Tuesday, March 31, 2009

Take The Tech Lead — Your Customers Will Follow

A recent news release reaffirms what smart retailers already know: Consumers opt in eagerly for tech-driven customer loyalty programs. According to TOP Food & Drug, a grocery store chain in Washington state, more than 60% of its customers signed up for an RFID-based loyalty program in its first 100 days.

The TOP Connection program uses an RFID reader mounted on top of payment terminals and RFID-enabled key tags or adhesive tags for cell phones that contain unique customer identifiers. The customer relationship program uses the RFID technology to offer targeted marketing promotions and new-item notifications, and includes a 7-day price guarantee and the ability to create online shopping lists. The company believes the program, which also has increased per-trip spending, could “serve as a model for other retailers seeking to move beyond the traditional way of discount pricing to improve customer retention and store profitability."

Tech-driven customer loyalty programs, such as the ones I profiled in a recent story, can improve sales and boost overall retail operations. Steps like sharing real-time POS data with suppliers will strengthen supply-chain efficiencies and also create opportunities for personalized marketing. (Gary Hawkins, of Syracuse’s Green Hills Market, is among the leaders in embracing this methodology. Read more about his approach here.)

So, take a look at your own operations and at the tech options available. The more technology alternatives you offer, it seems, the more your customers will respond.

Friday, March 27, 2009

Without A Queue

Here’s a tech idea that falls into the “Why didn’t I think of that?” category. QLess, a start-up company, has developed a technology to free customers from waiting in line at a designated location. For me — and probably others with young, restless kids — restaurants and Walt Disney World immediately come to mind as essential places for this application. And imagine how much more efficient your store could be during the holiday season.

QLess enables customers to call or text their request to be put on a waiting list. The list is seeded with an “initial wait” time, which can be configured appropriately for each vendor. As the list advances, QLess software uses a variety of statistical analysis techniques to “learn” and accurately forecast future wait times. The customer doesn’t need to show up until they receive a text or phone call from the merchant.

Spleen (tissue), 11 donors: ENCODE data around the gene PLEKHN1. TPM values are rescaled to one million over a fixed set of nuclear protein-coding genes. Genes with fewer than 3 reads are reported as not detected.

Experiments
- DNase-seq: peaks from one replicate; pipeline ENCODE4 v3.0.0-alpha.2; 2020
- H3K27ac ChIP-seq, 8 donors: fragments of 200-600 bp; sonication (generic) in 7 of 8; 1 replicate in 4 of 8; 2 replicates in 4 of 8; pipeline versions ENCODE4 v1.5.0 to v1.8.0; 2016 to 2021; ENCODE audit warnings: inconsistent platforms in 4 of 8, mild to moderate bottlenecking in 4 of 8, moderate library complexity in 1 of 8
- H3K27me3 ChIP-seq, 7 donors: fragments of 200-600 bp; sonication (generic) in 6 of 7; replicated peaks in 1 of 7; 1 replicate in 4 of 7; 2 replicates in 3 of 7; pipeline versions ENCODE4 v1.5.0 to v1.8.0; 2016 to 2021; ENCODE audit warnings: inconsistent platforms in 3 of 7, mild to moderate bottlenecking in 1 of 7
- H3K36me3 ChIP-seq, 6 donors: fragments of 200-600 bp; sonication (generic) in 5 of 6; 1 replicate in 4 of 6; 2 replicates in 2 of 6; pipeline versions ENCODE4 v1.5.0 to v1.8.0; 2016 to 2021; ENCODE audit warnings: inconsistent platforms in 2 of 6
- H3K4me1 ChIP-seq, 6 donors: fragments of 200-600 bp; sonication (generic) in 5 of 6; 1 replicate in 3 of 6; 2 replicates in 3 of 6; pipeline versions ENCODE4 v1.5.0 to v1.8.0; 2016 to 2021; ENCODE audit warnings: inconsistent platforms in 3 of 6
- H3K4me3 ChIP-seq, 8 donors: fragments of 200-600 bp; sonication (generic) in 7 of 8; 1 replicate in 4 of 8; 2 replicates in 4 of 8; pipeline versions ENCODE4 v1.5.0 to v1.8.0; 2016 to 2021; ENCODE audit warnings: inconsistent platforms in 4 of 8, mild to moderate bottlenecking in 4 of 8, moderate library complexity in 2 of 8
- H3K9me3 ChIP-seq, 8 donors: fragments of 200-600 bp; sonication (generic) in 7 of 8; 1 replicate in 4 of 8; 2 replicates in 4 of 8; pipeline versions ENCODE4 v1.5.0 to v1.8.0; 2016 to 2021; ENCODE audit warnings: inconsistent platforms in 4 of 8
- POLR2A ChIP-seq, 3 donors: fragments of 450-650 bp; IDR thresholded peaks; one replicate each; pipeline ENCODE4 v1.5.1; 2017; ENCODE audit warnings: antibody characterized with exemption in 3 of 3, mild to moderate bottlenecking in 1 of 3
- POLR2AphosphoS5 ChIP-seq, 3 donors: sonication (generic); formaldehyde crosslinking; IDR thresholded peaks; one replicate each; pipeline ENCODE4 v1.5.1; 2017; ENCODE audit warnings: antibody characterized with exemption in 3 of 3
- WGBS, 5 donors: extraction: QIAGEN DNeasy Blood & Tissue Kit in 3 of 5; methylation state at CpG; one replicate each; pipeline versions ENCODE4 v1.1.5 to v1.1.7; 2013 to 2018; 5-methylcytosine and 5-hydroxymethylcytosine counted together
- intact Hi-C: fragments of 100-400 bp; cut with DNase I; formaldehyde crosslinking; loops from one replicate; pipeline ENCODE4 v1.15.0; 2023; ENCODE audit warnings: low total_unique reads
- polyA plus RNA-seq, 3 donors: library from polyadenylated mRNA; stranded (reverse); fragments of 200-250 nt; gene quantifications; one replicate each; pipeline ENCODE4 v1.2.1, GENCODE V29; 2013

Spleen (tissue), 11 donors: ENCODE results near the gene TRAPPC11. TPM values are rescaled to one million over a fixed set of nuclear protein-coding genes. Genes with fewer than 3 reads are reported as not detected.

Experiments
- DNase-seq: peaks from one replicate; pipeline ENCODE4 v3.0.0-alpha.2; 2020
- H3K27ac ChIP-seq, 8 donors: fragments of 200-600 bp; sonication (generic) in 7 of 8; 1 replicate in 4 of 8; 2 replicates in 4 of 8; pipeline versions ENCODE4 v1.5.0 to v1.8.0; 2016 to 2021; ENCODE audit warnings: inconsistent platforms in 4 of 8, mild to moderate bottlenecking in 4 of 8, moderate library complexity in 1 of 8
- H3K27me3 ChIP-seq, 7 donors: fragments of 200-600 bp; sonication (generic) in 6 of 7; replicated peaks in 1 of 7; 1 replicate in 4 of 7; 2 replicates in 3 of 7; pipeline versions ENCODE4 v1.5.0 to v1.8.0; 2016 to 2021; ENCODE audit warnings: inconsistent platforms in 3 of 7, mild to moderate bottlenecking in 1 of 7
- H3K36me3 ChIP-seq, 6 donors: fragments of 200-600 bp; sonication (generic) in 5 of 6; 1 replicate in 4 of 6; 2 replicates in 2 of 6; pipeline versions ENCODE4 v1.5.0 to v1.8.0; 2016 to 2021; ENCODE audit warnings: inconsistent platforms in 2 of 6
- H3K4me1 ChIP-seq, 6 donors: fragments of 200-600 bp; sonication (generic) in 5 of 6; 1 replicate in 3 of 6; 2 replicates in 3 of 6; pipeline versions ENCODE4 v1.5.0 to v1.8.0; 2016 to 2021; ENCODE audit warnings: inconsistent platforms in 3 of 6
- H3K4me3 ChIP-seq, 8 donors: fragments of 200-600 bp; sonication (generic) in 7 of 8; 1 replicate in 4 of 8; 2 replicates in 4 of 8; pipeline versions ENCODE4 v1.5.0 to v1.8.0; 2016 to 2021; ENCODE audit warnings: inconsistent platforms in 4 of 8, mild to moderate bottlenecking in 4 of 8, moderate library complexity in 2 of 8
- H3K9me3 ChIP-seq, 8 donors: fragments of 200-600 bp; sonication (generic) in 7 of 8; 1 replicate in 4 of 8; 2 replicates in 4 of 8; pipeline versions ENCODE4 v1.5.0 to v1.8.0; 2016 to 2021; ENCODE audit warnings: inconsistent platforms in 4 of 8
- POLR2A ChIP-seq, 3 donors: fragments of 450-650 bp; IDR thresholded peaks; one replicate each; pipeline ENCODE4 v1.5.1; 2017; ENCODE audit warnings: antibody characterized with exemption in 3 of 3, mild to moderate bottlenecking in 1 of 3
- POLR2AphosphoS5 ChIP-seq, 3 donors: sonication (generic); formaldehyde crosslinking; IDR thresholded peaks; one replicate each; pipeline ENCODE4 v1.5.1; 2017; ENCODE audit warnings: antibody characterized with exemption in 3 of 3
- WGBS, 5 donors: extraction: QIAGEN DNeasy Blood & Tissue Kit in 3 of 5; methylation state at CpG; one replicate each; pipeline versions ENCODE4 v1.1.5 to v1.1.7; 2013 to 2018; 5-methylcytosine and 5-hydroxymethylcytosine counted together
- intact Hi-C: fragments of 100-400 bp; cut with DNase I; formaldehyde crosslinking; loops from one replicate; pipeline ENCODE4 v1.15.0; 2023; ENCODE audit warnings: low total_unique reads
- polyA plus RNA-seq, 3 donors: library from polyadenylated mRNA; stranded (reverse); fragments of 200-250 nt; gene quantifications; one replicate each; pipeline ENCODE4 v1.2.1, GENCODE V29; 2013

QLess is a hosted service that runs on a QLess Web server. Retailers would need only a computer with a Web browser — and customers with cellphones, of course. There is no hardware to buy. QLess provides companies with a local (to the company) or a custom toll-free number that customers would use to interact with the system. You pay a per-customer charge to QLess, and they handle the phone bills.

Sounds simple, right? So, how many days are left between now and the holiday shopping season?

Wednesday, March 25, 2009

Taking Stock Of Amazon

Amazon’s stock these days is the retail industry’s Rorschach test. What you see depends on what you want to see.

The e-commerce retailer’s stock closed at $72.81 Tuesday, more than double its showing of just four months ago ($35.02 on November 19, 2008). That’s where the facts end and the interpretations begin.

Some see Amazon as a smart online retailer and master of supply-chain efficiency benefiting from consumer interest in its new wireless reading device, the Kindle 2. In fact, Amazon CEO Jeff Bezos used the Kindle 2 to highlight the company’s effective delivery model in a New York Times article. “E-books should be cheaper than physical books,” he said. “Readers are going to demand that, and they are right because there are so many supply-chain efficiencies relative to printing a paper book.”